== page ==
Today was my first ride on a school bus in 20 years. There are a wide variety of busses that ply the local streets and highways of Panama. Big, two-level air-conditioned beasts geared for long distance. Small extended vans like the one I posted a photo of the other day. Garishly painted Diablos Rojos blasting salsa music and screaming through the streets of the capital.
Today, we rode a big yellow school bus. Blue Bird. Just like the ones we used to take to school. Packed solid to the point that all the children sat on their parents’ laps so there would be one or two more seats to get another passenger on. Someone asked what time the bus was scheduled to leave. Doesn’t work that way here. In Panama, the bus leaves when the bus is full.
When the bus was full, we started up the mountains, out of the broiling weather of David and into the highlands. Chiriqui Province is a fascinating part of Panama, encompassing lush forests, volcanoes, the highest point in the country (Volcan Baru), stunning beaches, and a gulf loaded with tiny, barely-discovered islands. It is also the major agricultural region of Panama, with the most famous crop being their world-renowned coffee.
The bus put us into Boquete about noon. Boquete sits at a pleasant altitude and features temperatures about 15 degrees cooler than anywhere else we’ve been in Panama. The cooler climate has also attracted American retirees, who have swarmed the area over the last ten years, creating a real estate boom that has local farmers hearing seven-figure offers for their land. It’s a nice little spot, albeit heavily gringofied, and there are tons of outdoor activities in the area, from volcano hikes to canopy tours to hot springs excursions.
And then, there is La Jungla.
While in Bocas del Toro, Corrinne and I ran into a woman who was getting ready to go work at an animal shelter outside of Boquete. She encouraged us to pay the place a visit, telling us there were lots of opportunities to volunteer. We took a cab up the mountain to the town of Palmira and walked inside La Jungla de Panama.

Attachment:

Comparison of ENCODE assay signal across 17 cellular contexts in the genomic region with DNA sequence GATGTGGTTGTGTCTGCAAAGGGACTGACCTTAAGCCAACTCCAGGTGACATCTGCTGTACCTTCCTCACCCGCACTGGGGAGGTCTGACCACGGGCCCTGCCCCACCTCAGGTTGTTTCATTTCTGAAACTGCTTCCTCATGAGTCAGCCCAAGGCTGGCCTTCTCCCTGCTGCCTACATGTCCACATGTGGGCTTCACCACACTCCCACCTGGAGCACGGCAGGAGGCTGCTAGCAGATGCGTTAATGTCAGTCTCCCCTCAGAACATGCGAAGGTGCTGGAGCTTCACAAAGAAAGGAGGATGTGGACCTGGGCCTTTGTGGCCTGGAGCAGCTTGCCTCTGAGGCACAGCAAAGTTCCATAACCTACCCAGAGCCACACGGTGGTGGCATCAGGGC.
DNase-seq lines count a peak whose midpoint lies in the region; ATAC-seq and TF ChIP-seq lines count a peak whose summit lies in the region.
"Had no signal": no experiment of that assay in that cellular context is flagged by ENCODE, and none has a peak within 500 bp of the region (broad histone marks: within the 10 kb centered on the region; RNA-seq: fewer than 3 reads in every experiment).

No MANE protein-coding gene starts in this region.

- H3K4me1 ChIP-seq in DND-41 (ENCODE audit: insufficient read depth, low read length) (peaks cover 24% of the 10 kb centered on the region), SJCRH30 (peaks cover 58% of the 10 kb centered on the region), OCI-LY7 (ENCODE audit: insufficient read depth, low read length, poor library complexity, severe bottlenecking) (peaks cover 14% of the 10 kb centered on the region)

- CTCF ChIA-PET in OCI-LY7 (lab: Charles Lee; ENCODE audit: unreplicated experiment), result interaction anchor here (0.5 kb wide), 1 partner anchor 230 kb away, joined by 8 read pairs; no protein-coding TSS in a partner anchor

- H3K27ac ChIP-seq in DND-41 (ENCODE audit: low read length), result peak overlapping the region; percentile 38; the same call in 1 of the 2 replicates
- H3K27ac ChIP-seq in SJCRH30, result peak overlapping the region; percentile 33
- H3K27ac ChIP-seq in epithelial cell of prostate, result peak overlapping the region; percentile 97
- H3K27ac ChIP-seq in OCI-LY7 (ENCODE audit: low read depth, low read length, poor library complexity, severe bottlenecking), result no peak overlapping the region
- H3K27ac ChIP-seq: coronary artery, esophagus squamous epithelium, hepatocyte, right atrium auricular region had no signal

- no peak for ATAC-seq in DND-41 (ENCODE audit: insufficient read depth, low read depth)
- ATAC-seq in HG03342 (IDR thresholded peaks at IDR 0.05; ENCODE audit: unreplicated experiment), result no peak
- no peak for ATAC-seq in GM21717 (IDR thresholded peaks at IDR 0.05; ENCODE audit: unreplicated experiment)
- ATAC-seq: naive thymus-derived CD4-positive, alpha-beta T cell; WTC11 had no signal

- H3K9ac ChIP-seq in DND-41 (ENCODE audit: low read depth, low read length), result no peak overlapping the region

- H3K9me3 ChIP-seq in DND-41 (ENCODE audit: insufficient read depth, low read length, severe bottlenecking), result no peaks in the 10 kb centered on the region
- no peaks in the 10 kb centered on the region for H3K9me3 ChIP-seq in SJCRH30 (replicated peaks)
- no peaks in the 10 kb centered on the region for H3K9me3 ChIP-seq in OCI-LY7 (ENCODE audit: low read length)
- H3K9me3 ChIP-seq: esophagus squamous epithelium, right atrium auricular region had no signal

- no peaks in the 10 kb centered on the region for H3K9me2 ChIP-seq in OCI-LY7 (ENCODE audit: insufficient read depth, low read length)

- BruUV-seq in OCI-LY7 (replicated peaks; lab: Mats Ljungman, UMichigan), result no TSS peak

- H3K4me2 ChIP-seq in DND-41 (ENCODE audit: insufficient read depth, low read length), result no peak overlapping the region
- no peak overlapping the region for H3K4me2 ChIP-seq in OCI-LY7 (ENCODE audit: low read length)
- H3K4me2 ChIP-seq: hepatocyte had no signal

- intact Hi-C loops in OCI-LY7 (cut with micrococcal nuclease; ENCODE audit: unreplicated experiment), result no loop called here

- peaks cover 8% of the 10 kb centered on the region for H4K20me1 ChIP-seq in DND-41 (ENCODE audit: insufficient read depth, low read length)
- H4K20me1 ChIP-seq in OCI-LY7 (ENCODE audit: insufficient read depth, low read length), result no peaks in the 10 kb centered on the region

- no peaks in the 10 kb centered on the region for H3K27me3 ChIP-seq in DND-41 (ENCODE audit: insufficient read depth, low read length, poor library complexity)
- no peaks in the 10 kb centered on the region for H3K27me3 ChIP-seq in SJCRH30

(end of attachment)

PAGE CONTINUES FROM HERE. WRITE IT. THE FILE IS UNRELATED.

La Jungla operates as an animal rescue and rehabilitation center, and the owners are starting to do work in animal therapy. There are four monkeys, several goats, chickens, dogs, snakes, a macaw, a horse, and a small furry raccoon-like animal called a kudamundi.
What impressed me about the place immediately was the access that people had to the animals. A white-faced capuchin monkey ran right up my arm and sat on my head. Several goats butted up against my legs. You can walk right inside the cages with nearly all the animals. And even the ones you can’t are close enough to touch. Daisy, a spider monkey, hung from her cage, sent her tail through the bars, and wrapped it around my hand.
Because I had the camera buried away so well that I thought I’d lost it, I have no pictures of this. But you can see a little of what the place looks like here: http://jungladepanama.org/
And I will have many pictures of my own soon. Why? Because we’ve decided to volunteer there starting on Thursday. We’re going to move into a couple of dorm beds on the property and spend some time working with the animals. How much time? We’re not sure. We’ll see how we get along and go from there.
I’m pretty excited about this. It’s exactly the kind of thing I always hope will come along on any given trip—a completely unexpected diversion that ends up being a highlight. After talking to the owners, it looks like I’ll be spending a lot of time with their horse, a sweet fellow by the name of Dorado. Dorado needs some grooming, bathing, and love, and I’m hoping my limited equine experience (two years driving mules) will help in that department.
Tomorrow is going to be a day to explore Boquete and perhaps drop in on some hot springs. Thursday, we’ll be at La Jungla. I’m sure there will be plenty to talk about then.